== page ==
Fresh from the always-great Nobrow Press and comics creator Andrew Rae is Moonhead and the Music Machine, a surreal all-ages graphic novel that tells the coming-of-age story of Joey Moonhead, whose head is a moon, and whose freak-flag is just starting to fly. Cory Doctorow reviews a fine, funny and delightful tribute to album rock, outcast liberation, and high school social dominance.Read the rest
An excerpt from Jillian and Mariko Tamaki’s brilliant graphic novel.Read the rest
When a young Cleopatra (yes, THAT Cleopatra) finds a mysterious tablet that zaps her to the far, REALLY far future, she learns of an ancient prophecy that says she is destined to save the galaxy from the tyrannical rule of the evil Xaius Octavian. She enrolls in Yasiro Academy, a high-tech school with classes like algebra, biology, and alien languages (which Cleo could do without), and combat training (which is more Cleo's style). With help from her teacher Khensu, Cleo learns what it takes to be a great leader, while trying to figure out how she's going to get her homework done, make friends, and avoid detention!
I recently reviewed the incredible graphic novel biography, The Fifth Beatle: The Brian Epstein Story, written by Vivek J. Tiwary and illustrated by Andrew C. Robinson and Kyle Baker. (It was just nominated for two Eisner awards!)
Last week I announced that Wink (a paper book review website that my wife Carla Sinclair edits) was holding a giveaway of the rare signed, numbered, slipcased "Limited Edition" of The Fifth Beatle, which is limited to 1500 copies, signed by all three creators and comes with an exclusive tip-in page of art. Entrants to the giveaway were asked to write their own text for the word balloons in the panel above. (Clockwise L-R John Lennon, George Harrison, Brian Epstein, Ringo Starr, Paul McCartney. NOTE: John has 2 balloons.)
The entries were judged by Vivek J. Tiwary himself, and he selected a winner for the limited edition and a runner-up for a regular edition.
Luke Pearson and London's Flying Eye Books have published the fourth Hildafolk kids' graphic novel, Hilda and the Black Hound. Like the earlier volumes (reviews: Hildafolk and Hilda and the Midnight Giant and Hilda and the Bird Parade), it's nothing less than magical, a Miyazaki-meets-Moomin story that is beautifully drawn and marvellously told.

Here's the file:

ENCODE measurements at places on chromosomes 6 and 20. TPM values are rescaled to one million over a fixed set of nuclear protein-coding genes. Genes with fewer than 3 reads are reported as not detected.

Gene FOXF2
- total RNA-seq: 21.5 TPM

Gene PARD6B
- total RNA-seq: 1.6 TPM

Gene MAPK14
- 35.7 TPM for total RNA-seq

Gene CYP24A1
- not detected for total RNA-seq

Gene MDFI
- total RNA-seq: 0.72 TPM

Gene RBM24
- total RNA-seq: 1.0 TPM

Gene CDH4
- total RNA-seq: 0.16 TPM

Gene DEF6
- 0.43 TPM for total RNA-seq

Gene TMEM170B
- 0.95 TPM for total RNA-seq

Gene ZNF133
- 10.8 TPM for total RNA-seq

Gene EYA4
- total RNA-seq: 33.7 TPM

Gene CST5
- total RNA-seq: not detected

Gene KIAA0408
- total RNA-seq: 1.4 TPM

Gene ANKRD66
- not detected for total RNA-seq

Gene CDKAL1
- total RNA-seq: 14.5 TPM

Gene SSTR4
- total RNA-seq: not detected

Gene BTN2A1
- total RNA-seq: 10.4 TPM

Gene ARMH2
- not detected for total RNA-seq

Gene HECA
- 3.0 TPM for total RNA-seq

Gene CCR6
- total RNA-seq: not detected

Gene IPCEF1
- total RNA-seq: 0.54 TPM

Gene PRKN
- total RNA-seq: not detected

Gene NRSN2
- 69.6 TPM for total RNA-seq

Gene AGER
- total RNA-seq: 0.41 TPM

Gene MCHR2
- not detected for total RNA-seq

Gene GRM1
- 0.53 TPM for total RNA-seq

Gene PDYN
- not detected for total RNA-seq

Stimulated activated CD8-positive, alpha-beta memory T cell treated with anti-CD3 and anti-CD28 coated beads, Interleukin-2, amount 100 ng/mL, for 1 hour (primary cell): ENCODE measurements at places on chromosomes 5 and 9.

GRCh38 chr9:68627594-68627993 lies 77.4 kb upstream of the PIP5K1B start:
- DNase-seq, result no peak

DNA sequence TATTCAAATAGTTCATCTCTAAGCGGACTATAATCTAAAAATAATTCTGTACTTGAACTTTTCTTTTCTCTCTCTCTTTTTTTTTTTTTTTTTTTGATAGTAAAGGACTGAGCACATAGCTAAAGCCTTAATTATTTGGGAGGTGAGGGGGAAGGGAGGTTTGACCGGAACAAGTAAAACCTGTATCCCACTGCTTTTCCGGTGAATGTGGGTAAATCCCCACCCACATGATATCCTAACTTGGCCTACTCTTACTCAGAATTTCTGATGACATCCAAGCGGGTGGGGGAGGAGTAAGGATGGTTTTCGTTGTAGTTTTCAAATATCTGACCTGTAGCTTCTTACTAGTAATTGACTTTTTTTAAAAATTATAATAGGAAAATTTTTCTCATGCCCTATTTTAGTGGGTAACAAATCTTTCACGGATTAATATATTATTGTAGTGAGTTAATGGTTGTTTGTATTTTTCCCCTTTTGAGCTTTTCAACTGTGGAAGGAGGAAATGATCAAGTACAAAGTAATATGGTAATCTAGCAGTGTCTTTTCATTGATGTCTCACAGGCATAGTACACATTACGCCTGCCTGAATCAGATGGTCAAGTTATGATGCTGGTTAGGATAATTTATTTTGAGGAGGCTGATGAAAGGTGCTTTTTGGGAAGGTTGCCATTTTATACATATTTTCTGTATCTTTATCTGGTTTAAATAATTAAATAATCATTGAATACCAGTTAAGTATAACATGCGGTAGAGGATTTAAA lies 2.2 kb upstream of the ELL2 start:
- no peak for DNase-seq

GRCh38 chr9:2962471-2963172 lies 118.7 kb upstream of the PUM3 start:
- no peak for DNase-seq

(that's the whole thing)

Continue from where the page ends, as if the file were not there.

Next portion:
The Gettysburg Address: A Graphic Adaptation, a nuanced and moving history of race, slavery and the Civil War
The Gettysburg Address: A Graphic Adaptation sat in my pile for too long, and it shouldn't have. I loved The United States Constitution: A Graphic Adaptation, the previous effort by Jonathan Hennessey and Aaron McConnell, so I should have anticipated how good this new one would be. Having (belatedly) gotten around to it, I can finally tell you that this is an extraordinary, nuanced history of the issues of race and slavery in America, weaving together disparate threads of military, geopolitical, technological, legal, Constitutional, geographic and historical factors that came together to make the Civil War happen at the moment when it occurred, that brought it to an end, and that left African Americans with so little justice in its wake.
Salgood Sam -- who worked on great projects like Sea of Red and Therefore, Repent! sez, "In the last leg of a successful Kickstarter to print my next graphic novel, I've set up some unlockable interactive stretch goal rewards you might want to check out to help me make it to the west coast and print more books! If you can manage to time your pledges to hit the mark that puts my Kickstarter over one of three stretch goals, I'll draw your deepest darkest dreams for you. Or alternately bright and silly ones are an option."
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As previously mentioned, Jen Wang and I have adapted my short story "Anda's Game" as a full-length, young adult graphic novel called "In Real Life," which comes out next October. Brooklyn's excellent WORD bookstore has generously offered to take pre-orders for signed copies; I'll drop by the store during New York Comic-Con and sign and personalize a copy for you and they'll ship it to you straightaway.